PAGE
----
In 2007, the United States Supreme Court issued a narrowly-divided 5-4 decision in the well-known Ledbetter v. Goodyear Tire and Rubber case where the Court held that, with respect to decisions regarding the payment of wages to an employee, the clock for bringing a lawsuit for discrimination under Title VII of the Civil Rights Act begins when the agreement to pay a particular employee was made, rather than the date of the most recently-issued paycheck.
Last week, the West Virginia Supreme Court of Appeals unveiled its much-anticipated revisions to the Rules of Appellate Procedure, and in the process announced ten seminars – open to the public – detailing the proposed rule changes. A list of those meetings and additional information about the proposed rules can be found in the Supreme Court of Appeals’ press release on the matter here: http://www.state.wv.us/wvsca/press/may17_10.pdf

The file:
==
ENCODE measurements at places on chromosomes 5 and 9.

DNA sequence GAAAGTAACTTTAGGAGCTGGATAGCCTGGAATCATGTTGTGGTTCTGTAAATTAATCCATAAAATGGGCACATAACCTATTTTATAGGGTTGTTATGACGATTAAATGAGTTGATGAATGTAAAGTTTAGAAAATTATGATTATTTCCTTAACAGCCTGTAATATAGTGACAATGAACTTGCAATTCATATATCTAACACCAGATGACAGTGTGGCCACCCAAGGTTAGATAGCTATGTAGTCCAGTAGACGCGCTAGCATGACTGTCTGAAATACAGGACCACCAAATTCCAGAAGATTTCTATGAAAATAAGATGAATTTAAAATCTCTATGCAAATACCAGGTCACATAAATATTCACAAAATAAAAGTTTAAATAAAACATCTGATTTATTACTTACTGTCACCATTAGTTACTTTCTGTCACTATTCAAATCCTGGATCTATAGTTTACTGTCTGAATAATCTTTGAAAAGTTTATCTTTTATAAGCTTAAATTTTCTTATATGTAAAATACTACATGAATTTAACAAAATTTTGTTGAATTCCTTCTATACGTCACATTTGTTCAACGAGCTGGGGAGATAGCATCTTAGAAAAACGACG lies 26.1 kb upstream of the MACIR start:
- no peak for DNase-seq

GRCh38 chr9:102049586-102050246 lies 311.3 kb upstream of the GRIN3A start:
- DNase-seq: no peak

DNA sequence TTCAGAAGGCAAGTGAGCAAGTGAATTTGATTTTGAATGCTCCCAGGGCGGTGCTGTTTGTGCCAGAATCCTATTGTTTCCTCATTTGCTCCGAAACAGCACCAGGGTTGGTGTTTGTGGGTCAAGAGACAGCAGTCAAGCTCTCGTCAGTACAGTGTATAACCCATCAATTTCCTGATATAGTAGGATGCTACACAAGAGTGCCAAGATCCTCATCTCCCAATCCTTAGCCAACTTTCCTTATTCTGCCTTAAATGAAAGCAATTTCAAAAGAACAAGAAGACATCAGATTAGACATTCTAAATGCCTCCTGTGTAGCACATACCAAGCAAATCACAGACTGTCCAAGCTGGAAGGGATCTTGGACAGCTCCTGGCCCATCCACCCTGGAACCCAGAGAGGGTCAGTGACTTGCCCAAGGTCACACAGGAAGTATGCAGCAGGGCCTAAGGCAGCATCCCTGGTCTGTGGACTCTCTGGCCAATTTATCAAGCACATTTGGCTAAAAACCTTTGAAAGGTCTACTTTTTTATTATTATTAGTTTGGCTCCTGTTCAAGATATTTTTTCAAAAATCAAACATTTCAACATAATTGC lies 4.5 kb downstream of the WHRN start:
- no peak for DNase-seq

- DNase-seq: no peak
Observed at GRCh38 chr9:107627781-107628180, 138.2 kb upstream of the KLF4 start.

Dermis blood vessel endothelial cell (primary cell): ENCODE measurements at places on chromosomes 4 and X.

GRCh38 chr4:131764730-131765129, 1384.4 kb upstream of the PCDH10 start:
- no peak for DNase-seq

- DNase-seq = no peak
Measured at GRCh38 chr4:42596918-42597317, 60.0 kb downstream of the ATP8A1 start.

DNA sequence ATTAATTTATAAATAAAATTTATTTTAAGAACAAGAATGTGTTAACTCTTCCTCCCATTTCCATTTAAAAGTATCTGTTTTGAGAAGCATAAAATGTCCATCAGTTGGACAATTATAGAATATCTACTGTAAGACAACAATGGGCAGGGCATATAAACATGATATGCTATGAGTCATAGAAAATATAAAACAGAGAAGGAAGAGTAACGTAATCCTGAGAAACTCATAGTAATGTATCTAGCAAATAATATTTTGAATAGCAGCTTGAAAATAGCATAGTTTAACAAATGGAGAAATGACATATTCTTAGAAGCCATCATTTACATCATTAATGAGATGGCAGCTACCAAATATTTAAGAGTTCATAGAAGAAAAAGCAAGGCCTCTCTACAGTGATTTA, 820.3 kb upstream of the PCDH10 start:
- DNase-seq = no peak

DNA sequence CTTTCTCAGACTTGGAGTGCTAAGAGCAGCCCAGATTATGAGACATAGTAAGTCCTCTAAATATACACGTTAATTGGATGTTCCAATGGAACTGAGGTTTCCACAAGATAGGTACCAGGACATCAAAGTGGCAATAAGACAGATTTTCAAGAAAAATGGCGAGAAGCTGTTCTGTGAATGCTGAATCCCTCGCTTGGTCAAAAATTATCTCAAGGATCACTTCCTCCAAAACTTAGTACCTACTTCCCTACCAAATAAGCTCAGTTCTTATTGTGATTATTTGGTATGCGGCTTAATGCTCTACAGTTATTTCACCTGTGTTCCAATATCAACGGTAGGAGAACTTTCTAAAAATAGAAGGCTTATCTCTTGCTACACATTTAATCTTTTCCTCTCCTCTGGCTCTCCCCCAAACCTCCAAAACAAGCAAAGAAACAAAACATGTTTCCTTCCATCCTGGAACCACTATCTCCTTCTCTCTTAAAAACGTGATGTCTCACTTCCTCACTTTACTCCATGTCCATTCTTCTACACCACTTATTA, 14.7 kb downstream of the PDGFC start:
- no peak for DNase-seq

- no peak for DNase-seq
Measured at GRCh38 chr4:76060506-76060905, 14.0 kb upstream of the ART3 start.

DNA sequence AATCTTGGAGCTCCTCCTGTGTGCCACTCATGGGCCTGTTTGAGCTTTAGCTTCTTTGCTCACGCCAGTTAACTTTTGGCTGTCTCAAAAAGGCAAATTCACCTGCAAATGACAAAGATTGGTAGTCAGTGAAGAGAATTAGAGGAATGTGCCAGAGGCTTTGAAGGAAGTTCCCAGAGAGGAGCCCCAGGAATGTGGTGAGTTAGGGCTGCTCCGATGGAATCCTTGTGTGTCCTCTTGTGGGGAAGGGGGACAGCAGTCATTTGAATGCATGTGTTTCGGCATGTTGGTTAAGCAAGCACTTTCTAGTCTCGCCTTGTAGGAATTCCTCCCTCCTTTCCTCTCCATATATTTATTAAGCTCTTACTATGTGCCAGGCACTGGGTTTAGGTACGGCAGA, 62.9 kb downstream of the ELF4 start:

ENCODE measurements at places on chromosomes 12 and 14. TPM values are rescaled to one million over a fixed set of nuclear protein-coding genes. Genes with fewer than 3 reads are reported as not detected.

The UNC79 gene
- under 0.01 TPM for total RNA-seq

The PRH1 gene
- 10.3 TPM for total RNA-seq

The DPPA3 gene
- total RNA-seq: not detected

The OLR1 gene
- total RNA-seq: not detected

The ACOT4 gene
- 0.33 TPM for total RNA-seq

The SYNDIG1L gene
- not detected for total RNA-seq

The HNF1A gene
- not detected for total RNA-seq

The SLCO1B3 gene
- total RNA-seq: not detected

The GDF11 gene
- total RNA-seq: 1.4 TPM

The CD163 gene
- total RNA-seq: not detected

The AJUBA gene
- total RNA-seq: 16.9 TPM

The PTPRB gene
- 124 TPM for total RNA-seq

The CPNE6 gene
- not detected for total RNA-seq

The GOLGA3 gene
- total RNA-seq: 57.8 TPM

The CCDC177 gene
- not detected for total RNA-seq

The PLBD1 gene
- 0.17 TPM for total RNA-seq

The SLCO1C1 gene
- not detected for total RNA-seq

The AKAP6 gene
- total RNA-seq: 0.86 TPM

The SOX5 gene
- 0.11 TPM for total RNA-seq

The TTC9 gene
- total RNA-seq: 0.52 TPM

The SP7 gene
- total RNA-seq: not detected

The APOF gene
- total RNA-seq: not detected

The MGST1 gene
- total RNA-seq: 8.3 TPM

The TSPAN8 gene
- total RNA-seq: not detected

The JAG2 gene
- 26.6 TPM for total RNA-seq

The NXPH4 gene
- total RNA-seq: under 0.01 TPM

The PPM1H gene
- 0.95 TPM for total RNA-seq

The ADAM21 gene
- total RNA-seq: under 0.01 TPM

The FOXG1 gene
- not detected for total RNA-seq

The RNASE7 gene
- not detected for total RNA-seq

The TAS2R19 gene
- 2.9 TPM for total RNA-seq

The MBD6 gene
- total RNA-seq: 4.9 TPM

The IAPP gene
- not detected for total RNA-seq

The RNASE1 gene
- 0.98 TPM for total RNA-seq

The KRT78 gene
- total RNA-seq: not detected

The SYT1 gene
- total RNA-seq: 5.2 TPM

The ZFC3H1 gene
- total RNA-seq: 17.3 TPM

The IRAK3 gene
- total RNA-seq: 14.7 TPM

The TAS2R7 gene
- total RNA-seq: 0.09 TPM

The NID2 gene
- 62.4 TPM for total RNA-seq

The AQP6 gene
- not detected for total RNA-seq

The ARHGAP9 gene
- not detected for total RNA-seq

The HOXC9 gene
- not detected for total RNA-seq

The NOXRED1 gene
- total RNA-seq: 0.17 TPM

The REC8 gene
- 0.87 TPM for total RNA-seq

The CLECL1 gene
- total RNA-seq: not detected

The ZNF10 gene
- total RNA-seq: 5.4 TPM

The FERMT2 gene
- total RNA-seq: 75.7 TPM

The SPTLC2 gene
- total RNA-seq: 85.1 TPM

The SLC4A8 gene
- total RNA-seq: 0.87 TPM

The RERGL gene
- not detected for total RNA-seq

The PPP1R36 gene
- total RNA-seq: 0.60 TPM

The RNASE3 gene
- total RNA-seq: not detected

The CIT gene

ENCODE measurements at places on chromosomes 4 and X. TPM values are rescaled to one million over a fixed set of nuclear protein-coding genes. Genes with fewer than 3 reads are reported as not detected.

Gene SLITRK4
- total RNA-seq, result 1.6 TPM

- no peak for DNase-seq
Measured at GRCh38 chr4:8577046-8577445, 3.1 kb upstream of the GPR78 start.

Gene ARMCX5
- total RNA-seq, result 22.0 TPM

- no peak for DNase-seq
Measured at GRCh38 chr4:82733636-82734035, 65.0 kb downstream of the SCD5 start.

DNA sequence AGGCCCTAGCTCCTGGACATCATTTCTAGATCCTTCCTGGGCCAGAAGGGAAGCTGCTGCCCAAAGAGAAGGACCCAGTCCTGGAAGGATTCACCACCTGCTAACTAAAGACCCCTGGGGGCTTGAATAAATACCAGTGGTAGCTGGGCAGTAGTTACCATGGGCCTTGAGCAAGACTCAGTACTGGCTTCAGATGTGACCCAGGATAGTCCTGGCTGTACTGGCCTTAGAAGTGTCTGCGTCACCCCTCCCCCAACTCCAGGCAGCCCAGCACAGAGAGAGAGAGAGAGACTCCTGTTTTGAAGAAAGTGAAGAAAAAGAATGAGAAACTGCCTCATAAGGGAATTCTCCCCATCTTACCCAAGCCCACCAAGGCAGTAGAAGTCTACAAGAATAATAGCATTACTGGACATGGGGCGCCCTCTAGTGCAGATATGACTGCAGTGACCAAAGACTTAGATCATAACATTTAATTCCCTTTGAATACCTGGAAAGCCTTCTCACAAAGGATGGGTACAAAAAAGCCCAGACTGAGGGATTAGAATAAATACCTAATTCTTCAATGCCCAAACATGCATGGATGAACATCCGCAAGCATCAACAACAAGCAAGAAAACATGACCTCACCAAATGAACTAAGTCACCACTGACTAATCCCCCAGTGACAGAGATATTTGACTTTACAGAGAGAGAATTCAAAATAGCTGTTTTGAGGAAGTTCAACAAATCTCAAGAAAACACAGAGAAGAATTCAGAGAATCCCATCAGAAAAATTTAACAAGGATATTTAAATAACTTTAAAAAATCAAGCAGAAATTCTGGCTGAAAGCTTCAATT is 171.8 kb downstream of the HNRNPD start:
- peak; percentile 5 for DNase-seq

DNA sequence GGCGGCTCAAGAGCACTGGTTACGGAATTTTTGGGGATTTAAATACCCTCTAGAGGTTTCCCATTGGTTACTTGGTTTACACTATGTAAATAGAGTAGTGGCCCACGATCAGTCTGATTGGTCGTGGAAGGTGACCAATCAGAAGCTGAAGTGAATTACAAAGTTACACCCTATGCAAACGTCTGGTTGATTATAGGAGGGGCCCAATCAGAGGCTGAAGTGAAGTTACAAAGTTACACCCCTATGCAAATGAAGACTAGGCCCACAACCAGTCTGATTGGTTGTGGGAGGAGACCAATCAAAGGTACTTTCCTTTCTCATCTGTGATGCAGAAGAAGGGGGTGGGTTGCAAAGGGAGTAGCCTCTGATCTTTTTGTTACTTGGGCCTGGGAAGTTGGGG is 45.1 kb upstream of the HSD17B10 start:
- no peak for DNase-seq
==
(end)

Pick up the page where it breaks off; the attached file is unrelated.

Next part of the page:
It was big, albeit not entirely unexpected, news several weeks ago when liberal United States Supreme Court Justice John Paul Stevens, 90 — who was appointed to the nation’s highest court by former President Gerald Ford in the wake of Watergate — announced that he would step down from the Court and retire at the end of the current term in the summer of 2010 after approximately 35 years of distinguished service.
On May 5th, the West Virginia Supreme Court of Appeals issued yet another decision in a recent spate of labor and employment rulings relevant for employers statewide. In Barry Swears v. R. M. Roach & Sons, Inc., Docket No. 35309 (W. Va. 2010), the Court upheld the termination of an at-will employee who claimed he was wrongfully discharged in violation of a substantial public policy.
“Workers comp premiums are killing me. Is there some way to keep my experience rating lower?” This is a question we get a lot from employers. Policies requiring prompt reporting of injuries and consistent enforcement of safety rules are a good starting point. If an employee nevertheless is injured and receives TTD benefits, having a well thought out light duty policy can also help.